Elvis Week Day 4 – Elvis 101

By Jon Waterhouse

Somebody get me my cap and gown. I think I just graduated from the College of Elvis Knowledge.

Yesterday morning I bee-lined to the Main Stage at Graceland for Elvis 101. Some of the top Elvis scholars on the planet, including author Peter Guralnick, Dr. Charles Hughes from Rhodes College, and John Jackson and Ernst Jorgensen from Sony, dispensed a wealth of information on the king of rock ‘n’ roll.

l to r, Ernst Jorgensen, Jon Waterhouse and Peter Guralnick

l to r, Ernst Jorgensen, Jon Waterhouse and Peter Guralnick

I like to think I know my Elvis trivia more than the average roustabout. However, I don’t hold a candle, heck, not even not even a 50-cent lighter to these dudes. While hanging backstage, I asked several of the guys to give me some information I probably didn’t know.

Elvis was self aware

1charles
Dr. Charles Hughes, director of the Memphis Center at Rhodes College and professor of the course “Elvis Presley and America,” says Elvis clearly understood the part he played among our cultural landscape.

“If you go back and listen to Elvis Presley in 1968 and ’69,” Hughes explains, “he’s talking about himself the same way we’re still talking about him in 2016. I think he was very conscious, and it was a sign of just how smart he was about himself, and how much he understood his own place in musical history and in a culture. In a sense, he was actually a really wonderful historian of himself. During the “’68 Comeback Special” era, the Vegas period and the touring period of the early ’70s when he was reintroducing himself to live audiences, he was doing so in a way that would help us not only appreciate him, but understand him to this day. He talked about his youth, he talked about his musical journey, all of those things. It was really striking to see just how conscious he was of setting himself into a story in a way that I think is still very important today.”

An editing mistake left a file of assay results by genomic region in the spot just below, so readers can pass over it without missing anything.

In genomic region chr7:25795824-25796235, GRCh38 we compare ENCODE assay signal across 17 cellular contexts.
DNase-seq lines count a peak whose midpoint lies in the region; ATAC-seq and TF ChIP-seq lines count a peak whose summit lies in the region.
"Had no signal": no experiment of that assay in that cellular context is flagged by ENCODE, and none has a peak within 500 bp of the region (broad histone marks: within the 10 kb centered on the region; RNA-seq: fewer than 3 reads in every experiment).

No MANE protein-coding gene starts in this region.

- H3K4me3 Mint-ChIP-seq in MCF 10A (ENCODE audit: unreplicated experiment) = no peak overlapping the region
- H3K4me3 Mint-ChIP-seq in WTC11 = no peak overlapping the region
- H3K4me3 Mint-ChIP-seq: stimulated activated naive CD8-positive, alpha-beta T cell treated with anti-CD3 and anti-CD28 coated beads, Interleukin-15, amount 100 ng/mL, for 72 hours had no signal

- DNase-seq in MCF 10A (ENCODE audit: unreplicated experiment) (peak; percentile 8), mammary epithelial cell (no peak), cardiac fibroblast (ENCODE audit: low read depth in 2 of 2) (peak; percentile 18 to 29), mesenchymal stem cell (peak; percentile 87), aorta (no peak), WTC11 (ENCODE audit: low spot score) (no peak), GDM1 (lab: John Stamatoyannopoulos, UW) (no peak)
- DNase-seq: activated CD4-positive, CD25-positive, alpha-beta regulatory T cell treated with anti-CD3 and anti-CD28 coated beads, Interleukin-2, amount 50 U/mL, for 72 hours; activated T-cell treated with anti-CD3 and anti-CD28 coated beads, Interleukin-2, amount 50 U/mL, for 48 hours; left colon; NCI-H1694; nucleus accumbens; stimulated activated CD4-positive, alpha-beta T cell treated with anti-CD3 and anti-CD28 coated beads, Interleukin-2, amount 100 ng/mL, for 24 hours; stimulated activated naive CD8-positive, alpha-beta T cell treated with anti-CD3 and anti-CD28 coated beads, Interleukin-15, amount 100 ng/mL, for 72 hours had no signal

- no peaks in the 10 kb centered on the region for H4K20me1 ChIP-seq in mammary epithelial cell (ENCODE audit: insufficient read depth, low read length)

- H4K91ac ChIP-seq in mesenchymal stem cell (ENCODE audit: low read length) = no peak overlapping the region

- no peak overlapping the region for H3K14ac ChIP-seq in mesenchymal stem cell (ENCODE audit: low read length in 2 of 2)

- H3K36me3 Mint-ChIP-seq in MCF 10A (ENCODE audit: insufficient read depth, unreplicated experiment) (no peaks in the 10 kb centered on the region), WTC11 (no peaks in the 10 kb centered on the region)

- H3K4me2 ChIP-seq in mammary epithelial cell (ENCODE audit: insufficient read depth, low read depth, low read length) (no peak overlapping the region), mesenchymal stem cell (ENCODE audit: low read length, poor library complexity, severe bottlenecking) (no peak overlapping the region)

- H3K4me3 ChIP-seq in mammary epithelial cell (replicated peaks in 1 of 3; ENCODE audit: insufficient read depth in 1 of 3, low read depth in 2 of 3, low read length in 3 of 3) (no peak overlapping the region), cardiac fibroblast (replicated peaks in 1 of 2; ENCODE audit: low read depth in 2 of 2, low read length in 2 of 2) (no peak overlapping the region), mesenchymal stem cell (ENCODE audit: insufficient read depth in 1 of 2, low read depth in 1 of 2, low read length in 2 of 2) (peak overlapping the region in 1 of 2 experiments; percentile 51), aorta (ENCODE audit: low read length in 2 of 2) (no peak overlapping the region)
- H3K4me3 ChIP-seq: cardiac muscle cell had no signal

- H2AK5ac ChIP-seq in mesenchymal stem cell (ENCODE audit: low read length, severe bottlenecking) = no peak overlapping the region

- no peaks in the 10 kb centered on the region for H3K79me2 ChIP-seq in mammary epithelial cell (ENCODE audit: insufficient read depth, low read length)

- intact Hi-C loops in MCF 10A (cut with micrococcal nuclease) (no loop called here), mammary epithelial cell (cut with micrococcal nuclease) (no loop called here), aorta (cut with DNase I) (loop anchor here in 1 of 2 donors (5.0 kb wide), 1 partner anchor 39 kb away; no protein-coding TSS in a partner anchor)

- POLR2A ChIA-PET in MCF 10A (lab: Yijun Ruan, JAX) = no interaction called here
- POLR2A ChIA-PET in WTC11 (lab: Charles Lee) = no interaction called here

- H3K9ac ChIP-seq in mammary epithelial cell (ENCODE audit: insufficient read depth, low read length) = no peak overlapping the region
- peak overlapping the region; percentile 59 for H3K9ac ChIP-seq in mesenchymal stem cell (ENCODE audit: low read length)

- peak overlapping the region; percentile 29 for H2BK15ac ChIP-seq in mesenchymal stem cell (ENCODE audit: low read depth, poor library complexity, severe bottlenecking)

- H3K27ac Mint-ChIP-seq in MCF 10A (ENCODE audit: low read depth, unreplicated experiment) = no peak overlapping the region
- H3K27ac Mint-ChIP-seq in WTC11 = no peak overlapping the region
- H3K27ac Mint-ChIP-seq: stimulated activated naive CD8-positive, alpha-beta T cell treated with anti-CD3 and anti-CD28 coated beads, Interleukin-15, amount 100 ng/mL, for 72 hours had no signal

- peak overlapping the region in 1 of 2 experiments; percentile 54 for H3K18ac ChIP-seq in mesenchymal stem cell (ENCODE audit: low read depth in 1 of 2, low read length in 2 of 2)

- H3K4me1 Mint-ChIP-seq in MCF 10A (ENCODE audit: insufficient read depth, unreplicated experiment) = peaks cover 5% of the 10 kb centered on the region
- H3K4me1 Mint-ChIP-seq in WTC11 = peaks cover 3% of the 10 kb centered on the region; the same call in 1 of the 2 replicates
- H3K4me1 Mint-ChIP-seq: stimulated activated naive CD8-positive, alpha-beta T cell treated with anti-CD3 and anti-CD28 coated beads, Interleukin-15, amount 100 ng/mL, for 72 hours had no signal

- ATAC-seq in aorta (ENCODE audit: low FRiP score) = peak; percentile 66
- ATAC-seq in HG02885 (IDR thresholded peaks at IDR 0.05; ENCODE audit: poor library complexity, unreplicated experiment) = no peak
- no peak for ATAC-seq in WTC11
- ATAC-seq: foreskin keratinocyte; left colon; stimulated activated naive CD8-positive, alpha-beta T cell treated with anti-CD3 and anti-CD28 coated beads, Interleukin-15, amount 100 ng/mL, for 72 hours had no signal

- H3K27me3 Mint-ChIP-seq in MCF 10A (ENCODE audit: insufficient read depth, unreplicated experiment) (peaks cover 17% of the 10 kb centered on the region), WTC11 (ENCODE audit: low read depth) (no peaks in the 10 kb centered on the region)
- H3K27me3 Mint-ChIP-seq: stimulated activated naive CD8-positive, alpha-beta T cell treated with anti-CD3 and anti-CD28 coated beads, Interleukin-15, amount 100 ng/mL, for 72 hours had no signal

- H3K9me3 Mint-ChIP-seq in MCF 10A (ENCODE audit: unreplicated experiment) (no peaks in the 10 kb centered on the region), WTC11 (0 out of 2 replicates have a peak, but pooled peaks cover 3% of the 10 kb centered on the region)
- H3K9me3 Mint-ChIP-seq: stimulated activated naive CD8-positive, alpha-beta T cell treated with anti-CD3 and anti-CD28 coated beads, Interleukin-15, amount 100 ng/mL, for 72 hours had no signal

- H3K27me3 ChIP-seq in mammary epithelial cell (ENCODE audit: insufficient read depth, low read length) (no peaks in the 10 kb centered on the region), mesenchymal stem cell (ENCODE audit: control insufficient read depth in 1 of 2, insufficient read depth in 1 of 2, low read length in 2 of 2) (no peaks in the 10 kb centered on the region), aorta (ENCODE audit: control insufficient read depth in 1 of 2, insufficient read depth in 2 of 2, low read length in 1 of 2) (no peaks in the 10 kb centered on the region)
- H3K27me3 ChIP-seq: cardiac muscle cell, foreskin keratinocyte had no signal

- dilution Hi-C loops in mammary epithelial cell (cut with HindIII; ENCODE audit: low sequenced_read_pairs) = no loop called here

The “Hound Dog” controversy

2sony
John Jackson, the vice President of A&R and content development at Sony Legacy Recordings, oversees all audio, visual and packaging for releases, including those involving the king. Jackson’s hands touched the recently released “Way Down In The Jungle Room,” the ultimate collection of Presley’s final recording sessions. Backstage at Elvis 101, he had this about Elvis’ controversial 1956 TV performance of “Hound Dog,” which hadn’t even hit vinyl yet:

“You think about when Elvis got in trouble doing ‘Hound Dog’ on ‘The Milton Berle Show’,” Jackson said, “and sort of had to apologize and (sing to) the dog on ‘The Steve Allen Show.’ He hadn’t even recorded that song yet. So he was on TV basically promoting doing this song. He doesn’t record until after ‘The Steve Allen Show’ and no one even hears it or has a 45 single of it until after that. So that’s pretty fascinating that the whole controversy happened even before you could buy the song.”

The Christmas card

1PETERwithsamandelvis
Author Peter Guralnick, a music journalist and author known for his exhaustive research and meticulous attention to detail, didn’t release Elvis biographies, “The Last Train to Memphis” and “Careless Love,” until 1994 and 1999, respectively. Yet, he actually received a response from Elvis Presley himself years before.